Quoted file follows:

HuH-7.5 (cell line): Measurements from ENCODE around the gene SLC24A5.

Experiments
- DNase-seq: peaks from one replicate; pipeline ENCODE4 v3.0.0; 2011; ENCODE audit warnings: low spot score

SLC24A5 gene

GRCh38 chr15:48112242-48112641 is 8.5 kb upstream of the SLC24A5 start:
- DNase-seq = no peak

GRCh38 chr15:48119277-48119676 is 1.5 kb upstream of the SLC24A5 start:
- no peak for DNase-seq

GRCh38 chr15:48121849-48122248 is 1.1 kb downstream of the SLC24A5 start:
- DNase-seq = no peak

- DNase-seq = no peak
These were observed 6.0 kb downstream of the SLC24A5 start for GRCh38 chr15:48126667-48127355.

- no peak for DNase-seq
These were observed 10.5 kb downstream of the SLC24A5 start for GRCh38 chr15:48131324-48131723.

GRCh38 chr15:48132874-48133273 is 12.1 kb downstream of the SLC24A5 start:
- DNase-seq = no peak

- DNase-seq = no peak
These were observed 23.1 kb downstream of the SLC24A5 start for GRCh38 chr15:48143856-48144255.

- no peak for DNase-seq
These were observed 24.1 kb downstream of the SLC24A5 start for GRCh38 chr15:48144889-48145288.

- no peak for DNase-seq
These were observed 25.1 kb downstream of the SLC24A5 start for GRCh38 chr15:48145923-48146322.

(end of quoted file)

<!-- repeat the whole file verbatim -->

HuH-7.5 (cell line): Measurements from ENCODE around the gene SLC24A5.

Experiments
- DNase-seq: peaks from one replicate; pipeline ENCODE4 v3.0.0; 2011; ENCODE audit warnings: low spot score

SLC24A5 gene

GRCh38 chr15:48112242-48112641 is 8.5 kb upstream of the SLC24A5 start:
- DNase-seq = no peak

GRCh38 chr15:48119277-48119676 is 1.5 kb upstream of the SLC24A5 start:
- no peak for DNase-seq

GRCh38 chr15:48121849-48122248 is 1.1 kb downstream of the SLC24A5 start:
- DNase-seq = no peak

- DNase-seq = no peak
These were observed 6.0 kb downstream of the SLC24A5 start for GRCh38 chr15:48126667-48127355.

- no peak for DNase-seq
These were observed 10.5 kb downstream of the SLC24A5 start for GRCh38 chr15:48131324-48131723.

GRCh38 chr15:48132874-48133273 is 12.1 kb downstream of the SLC24A5 start:
- DNase-seq = no peak

- DNase-seq = no peak
These were observed 23.1 kb downstream of the SLC24A5 start for GRCh38 chr15:48143856-48144255.

- no peak for DNase-seq
These were observed 24.1 kb downstream of the SLC24A5 start for GRCh38 chr15:48144889-48145288.

- no peak for DNase-seq
These were observed 25.1 kb downstream of the SLC24A5 start for GRCh38 chr15:48145923-48146322.